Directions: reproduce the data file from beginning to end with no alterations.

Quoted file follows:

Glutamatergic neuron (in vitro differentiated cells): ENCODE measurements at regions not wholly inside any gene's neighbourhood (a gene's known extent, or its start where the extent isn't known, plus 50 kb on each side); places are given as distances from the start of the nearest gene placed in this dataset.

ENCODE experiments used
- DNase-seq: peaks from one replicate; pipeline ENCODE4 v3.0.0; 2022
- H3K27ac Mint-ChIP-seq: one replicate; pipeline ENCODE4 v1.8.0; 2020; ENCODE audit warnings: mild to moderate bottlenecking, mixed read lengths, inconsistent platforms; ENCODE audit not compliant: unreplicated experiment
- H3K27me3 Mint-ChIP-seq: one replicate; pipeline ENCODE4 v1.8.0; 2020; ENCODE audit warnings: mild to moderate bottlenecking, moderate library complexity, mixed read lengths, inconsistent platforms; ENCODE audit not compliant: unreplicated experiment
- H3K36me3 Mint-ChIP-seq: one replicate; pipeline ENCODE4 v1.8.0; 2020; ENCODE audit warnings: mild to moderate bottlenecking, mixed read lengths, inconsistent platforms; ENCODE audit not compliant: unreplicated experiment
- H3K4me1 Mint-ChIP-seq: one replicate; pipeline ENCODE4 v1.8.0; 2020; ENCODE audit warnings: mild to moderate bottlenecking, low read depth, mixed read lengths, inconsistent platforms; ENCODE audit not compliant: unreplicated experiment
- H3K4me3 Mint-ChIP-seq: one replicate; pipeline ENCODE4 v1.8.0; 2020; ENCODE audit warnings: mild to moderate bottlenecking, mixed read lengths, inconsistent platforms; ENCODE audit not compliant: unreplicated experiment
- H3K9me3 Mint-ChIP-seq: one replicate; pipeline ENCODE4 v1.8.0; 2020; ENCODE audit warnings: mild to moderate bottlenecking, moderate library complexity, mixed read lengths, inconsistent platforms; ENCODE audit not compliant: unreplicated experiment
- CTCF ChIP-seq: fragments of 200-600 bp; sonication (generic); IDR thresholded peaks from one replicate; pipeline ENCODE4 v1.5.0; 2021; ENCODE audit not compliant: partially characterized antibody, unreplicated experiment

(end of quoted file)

Glutamatergic neuron (in vitro differentiated cells): ENCODE measurements at regions not wholly inside any gene's neighbourhood (a gene's known extent, or its start where the extent isn't known, plus 50 kb on each side); places are given as distances from the start of the nearest gene placed in this dataset.

ENCODE experiments used
- DNase-seq: peaks from one replicate; pipeline ENCODE4 v3.0.0; 2022
- H3K27ac Mint-ChIP-seq: one replicate; pipeline ENCODE4 v1.8.0; 2020; ENCODE audit warnings: mild to moderate bottlenecking, mixed read lengths, inconsistent platforms; ENCODE audit not compliant: unreplicated experiment
- H3K27me3 Mint-ChIP-seq: one replicate; pipeline ENCODE4 v1.8.0; 2020; ENCODE audit warnings: mild to moderate bottlenecking, moderate library complexity, mixed read lengths, inconsistent platforms; ENCODE audit not compliant: unreplicated experiment
- H3K36me3 Mint-ChIP-seq: one replicate; pipeline ENCODE4 v1.8.0; 2020; ENCODE audit warnings: mild to moderate bottlenecking, mixed read lengths, inconsistent platforms; ENCODE audit not compliant: unreplicated experiment
- H3K4me1 Mint-ChIP-seq: one replicate; pipeline ENCODE4 v1.8.0; 2020; ENCODE audit warnings: mild to moderate bottlenecking, low read depth, mixed read lengths, inconsistent platforms; ENCODE audit not compliant: unreplicated experiment
- H3K4me3 Mint-ChIP-seq: one replicate; pipeline ENCODE4 v1.8.0; 2020; ENCODE audit warnings: mild to moderate bottlenecking, mixed read lengths, inconsistent platforms; ENCODE audit not compliant: unreplicated experiment
- H3K9me3 Mint-ChIP-seq: one replicate; pipeline ENCODE4 v1.8.0; 2020; ENCODE audit warnings: mild to moderate bottlenecking, moderate library complexity, mixed read lengths, inconsistent platforms; ENCODE audit not compliant: unreplicated experiment
- CTCF ChIP-seq: fragments of 200-600 bp; sonication (generic); IDR thresholded peaks from one replicate; pipeline ENCODE4 v1.5.0; 2021; ENCODE audit not compliant: partially characterized antibody, unreplicated experiment